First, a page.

New wave of cancer screening announced to boost early diagnoses


NHS England has announced it is expanding schemes to improve early cancer diagnosis rates. Detecting cancer in its early stages increases chances of survival and leads to better quality of life in the patient population as a whole.

This will focus on three types of cancer - lung, bowel and prostate. Lung cancer, in particular, kills more people in the UK than any other cancer, and each year around 46,000 new cases are diagnosed.

Siemens Healthineers is passionate about the beneficial use of low radiation dose CT scanning to improve patient survival through earlier detection of cancer. Siemens CT scanners have now established a new standard in low radiation dose technology and dose has become a key consideration in scanning equipment selection for lung cancer screening.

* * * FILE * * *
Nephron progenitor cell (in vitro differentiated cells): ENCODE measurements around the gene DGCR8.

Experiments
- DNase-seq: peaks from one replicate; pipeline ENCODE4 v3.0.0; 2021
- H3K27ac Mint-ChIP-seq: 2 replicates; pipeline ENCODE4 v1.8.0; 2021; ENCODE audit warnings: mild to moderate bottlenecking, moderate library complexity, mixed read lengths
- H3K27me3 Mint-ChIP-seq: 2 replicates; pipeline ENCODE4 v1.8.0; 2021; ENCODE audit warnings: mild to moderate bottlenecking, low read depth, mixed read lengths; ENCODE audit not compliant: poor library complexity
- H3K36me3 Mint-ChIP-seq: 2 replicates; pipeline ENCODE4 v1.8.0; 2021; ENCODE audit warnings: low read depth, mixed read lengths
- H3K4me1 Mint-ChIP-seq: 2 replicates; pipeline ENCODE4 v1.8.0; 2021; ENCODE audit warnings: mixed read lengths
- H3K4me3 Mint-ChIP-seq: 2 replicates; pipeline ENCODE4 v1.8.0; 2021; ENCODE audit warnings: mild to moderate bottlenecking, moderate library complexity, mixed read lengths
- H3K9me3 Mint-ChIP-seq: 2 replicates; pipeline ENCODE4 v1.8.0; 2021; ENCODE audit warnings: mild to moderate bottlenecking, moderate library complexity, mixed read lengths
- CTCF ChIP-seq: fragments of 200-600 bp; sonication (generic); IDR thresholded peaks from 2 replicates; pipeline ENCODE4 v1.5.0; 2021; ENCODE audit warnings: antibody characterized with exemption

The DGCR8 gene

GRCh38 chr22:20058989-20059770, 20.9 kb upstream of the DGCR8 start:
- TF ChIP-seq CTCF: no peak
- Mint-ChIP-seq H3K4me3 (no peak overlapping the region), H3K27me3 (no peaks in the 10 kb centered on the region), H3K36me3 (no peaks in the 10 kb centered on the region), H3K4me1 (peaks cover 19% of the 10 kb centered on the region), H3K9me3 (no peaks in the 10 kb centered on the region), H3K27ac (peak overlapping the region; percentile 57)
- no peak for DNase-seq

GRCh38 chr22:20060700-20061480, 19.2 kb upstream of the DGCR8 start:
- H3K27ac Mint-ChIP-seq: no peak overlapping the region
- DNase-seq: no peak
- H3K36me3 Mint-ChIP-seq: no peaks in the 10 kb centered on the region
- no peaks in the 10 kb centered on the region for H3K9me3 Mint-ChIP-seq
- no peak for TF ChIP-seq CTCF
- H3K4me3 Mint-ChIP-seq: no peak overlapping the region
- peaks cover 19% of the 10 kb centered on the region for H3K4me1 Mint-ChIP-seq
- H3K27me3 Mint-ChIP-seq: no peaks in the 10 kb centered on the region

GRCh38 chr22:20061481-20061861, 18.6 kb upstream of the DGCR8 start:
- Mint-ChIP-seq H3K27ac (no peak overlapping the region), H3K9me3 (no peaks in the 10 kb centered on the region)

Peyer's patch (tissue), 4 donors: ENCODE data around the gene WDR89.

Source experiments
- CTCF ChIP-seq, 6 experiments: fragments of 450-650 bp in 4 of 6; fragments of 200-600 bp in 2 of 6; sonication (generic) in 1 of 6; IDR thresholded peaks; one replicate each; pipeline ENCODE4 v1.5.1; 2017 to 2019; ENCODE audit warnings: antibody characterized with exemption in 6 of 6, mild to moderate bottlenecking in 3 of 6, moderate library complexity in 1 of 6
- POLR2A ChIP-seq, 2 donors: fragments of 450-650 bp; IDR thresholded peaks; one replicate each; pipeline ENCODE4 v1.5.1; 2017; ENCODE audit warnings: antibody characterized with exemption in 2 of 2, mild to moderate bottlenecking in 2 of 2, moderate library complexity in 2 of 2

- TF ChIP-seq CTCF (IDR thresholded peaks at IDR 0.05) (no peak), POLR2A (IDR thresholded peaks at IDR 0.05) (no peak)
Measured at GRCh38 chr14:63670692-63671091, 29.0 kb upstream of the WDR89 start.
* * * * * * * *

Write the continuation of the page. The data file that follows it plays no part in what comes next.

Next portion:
NHS England succeeded with its pilot mobile scanner scheme in Manchester where mobile stations offered free health checks and on-the-spot low dose CT scans to smokers and ex-smokers and quadrupled the early diagnosis rates for lung cancer in the area. The figures from NHS England show that more than 2,500 people in three deprived areas of Manchester were scanned and of the 46 cases of cancer discovered, 80% were early stage one and two diagnoses.

Siemens Healthineers' latest ultra low dose CT scanners are capable of reducing dose by up to 50% in lung and colon exams and set new benchmarks in the examination of high-risk, asymptomatic patients. The systems offer a range of features that simplify the scanning process, meaning the staff can fully focus on the patient.

Ensuring each cancer patient gets the right care for them is crucial. With scanners that allow faster preparation, reduce the length of examinations and the potential number of recalls, Siemens Healthineers is promoting better cancer patient care.

These new low radiation dose CT scanners are currently being adapted so they can be used in mobile stations that can stand in supermarket car parks. They will be available early next year.